Pizza. French fry. That was the basic technique to get started. Want to go slower? Turn the front tips of your skis inward in the shape of a slice of pizza. Want to go faster? Turn the front tips of your skis straight ahead like two French fries. Simple enough, eh? Well, not really. Skiing is like golf or fishing, where you can learn to “do it” in a day, but it truly takes a lifetime to master.
So, there I was, a small child, staring down what looked to me to be an enormous downhill (which in all actuality was the “bunny hill” at the nearby kid’s ski area, Beartown). I cruised down slowly, making a pizza slice with my skis for dear life. Reaching the bottom of the slope, I exhaled. I had survived. Phew. Ok, let’s do it again, and again, and again — I was hooked.
My mountain of choice was Jay Peak. Tucked away in the backwoods of the Northeast Kingdom in Vermont, the ski area always felt off the beaten path, even though the trails and glades were world-class. And the “locals discount” was pretty cool, too. My best friend Ben and I joined the high school’s ski club. We’d jump on the old school bus bright and early every Sunday morning and head for the hills with a pack of cronies and unknown colleagues who’d become quick friends after a few runs down the hill.
It was those moments together, outside of school and away from our parents, that our friendships and adventures were solidified. The bond grew even stronger once we’d all gotten our driver’s licenses and crummy first cars, many-a-time finding themselves in snowy ditches on the way to the resorts.
The beauty of skiing, or snowboarding (yes, I will acknowledge you one-plankers), resides in the utter serenity of feeling alive in nature. Hopping off the chairlift, you ready yourself — checking the straps, gloves and goggles so everything is comfortable and attached properly. From there, you take a deep breath and launch off onto the trails. Weaving along through the fresh powder, one almost feels like a maestro in front of an orchestra, where your body moves to the rhythmic motion of the landscape.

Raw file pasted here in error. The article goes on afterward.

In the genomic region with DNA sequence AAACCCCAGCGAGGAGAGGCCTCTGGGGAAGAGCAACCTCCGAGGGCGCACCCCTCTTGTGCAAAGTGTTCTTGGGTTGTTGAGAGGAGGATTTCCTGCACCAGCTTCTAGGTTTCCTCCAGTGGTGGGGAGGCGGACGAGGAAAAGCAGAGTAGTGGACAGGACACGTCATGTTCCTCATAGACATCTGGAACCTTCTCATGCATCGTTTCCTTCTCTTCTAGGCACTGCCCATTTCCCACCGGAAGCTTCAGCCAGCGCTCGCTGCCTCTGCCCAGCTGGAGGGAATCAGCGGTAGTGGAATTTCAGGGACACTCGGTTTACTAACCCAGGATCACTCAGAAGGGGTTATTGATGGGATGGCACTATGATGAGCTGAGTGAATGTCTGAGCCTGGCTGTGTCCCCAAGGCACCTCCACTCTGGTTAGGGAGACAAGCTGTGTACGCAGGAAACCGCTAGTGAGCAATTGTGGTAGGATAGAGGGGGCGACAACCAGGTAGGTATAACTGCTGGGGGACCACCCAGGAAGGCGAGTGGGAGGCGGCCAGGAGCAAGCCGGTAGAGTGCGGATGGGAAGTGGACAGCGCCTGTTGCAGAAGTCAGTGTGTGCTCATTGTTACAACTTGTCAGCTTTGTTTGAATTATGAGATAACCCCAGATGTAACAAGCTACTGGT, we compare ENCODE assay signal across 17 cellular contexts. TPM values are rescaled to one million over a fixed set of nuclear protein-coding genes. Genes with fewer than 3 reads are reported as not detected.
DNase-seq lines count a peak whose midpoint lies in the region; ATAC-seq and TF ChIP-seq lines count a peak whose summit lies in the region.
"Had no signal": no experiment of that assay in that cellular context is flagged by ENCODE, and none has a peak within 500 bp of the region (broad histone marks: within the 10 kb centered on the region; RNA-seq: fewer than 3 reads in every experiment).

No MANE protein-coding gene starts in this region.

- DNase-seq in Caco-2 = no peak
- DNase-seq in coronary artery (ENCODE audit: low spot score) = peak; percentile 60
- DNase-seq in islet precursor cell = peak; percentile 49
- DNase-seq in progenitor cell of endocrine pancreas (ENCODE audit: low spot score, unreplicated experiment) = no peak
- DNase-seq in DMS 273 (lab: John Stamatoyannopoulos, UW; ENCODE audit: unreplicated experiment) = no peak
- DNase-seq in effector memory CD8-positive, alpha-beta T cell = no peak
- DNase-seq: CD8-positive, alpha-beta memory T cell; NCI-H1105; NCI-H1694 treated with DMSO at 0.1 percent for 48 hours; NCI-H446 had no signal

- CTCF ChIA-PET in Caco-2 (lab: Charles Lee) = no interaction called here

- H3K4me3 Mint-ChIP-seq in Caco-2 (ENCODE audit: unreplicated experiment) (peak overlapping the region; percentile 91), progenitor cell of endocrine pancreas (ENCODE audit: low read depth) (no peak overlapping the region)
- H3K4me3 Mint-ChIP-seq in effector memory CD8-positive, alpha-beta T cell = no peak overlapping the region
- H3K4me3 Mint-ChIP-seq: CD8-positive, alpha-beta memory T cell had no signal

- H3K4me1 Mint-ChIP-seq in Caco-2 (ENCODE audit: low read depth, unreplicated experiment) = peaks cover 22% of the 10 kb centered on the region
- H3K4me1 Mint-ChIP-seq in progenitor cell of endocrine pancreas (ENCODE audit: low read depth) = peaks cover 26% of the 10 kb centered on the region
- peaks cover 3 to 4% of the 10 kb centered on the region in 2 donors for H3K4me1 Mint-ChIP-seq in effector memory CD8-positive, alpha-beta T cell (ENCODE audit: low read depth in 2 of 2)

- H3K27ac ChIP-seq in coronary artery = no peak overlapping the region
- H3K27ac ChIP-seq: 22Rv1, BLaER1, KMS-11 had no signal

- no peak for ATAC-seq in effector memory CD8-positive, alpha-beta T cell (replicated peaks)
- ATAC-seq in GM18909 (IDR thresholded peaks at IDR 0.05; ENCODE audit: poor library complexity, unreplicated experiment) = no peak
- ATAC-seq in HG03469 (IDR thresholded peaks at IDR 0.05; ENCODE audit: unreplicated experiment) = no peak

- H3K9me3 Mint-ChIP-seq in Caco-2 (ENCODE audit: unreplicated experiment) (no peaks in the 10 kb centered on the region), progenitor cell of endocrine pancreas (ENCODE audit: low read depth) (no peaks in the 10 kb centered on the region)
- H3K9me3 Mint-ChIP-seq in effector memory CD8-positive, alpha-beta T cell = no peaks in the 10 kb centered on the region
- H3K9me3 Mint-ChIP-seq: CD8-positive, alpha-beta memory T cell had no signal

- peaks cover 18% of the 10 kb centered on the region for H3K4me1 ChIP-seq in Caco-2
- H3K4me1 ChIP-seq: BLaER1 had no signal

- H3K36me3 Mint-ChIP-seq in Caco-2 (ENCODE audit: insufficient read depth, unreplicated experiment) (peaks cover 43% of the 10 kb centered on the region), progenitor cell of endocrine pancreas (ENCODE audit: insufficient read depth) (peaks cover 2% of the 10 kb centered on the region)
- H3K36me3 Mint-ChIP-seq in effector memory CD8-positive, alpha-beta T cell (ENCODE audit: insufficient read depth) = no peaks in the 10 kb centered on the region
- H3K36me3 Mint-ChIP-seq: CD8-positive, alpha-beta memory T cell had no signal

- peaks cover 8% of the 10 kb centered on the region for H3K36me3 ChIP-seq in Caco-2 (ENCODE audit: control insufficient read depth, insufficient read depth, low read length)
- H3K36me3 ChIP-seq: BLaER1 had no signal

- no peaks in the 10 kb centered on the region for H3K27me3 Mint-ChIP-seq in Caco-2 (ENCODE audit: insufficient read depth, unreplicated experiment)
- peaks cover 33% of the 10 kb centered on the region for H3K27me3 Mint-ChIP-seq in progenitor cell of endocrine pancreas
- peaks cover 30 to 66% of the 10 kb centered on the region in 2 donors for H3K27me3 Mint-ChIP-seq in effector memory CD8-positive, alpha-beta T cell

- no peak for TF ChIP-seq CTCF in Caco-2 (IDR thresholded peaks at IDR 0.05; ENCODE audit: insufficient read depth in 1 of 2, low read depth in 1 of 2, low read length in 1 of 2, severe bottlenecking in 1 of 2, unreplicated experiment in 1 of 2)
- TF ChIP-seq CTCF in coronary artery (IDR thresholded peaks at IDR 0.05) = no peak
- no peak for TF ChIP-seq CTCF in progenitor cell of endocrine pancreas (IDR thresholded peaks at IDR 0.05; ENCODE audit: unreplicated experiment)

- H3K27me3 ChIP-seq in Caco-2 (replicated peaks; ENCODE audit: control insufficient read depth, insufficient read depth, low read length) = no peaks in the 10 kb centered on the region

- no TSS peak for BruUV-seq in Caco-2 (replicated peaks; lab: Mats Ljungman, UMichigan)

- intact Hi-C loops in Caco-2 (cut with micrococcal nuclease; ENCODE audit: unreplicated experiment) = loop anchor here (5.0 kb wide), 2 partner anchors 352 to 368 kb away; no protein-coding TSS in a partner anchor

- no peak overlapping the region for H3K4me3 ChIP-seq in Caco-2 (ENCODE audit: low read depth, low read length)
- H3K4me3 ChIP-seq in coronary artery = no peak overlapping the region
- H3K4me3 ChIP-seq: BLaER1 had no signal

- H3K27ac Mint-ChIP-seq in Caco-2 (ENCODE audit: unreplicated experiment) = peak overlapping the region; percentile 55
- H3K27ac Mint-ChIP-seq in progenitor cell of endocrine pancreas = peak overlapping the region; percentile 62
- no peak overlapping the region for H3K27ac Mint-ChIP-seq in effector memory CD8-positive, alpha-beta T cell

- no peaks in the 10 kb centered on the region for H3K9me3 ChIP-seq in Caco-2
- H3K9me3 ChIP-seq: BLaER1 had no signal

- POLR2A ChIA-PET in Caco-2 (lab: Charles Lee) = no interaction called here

When I took my first reporting job in eastern Idaho, I found myself smack dab at the base of the Grand Teton Mountains. With peaks topping 13,000 feet and endless snowstorms, I had found a winter paradise second-to-none.
“You ready to choke on some powder?” I was asked pulling into Grand Targhee Resort in Alta, Wyo.
The snow on the mountain couldn’t be that intense, could it? Yep. You see, a few inches of fresh powder over a sheet of ice was usually considered a good day back east, but here, in the Rockies, one will find out the hard way just how much snow is considered normal. I literally found myself blinded by snowflakes and choking on snow, huffing and puffing my way down the treacherous 9,862-foot mountain. I was hurting after that first day, and pretty much relearning how to ski in “The West,” but I was once again in love with my winter passion.
And thus, here I am in Western North Carolina. Though many skiing aficionados would completely overlook this side of the country for fresh powder, there are some great trails to be tackled in Southern Appalachia. Sure, Boone has snow and such, but here, in Haywood County, we have Cataloochee Ski Area. Known for being one the first resorts to open for business each year, Cataloochee offers everything from a vast trail system to lodging, downhill racing to après ski beverages.
Pizza. French fry. See y’all on the trails.
For more information on Cataloochee Ski Area, click on www.cataloochee.com. With an elevation of 5,400 feet and a vertical drop of 740 feet, Cataloochee is home to 17 trails, five lifts, with 100% snowmaking. Lift passes range from $39 on weekdays to $59 on weekends. Amenities include a terrain park, cafeteria, bar, tubing, gift/apparel shop, rentals and lessons.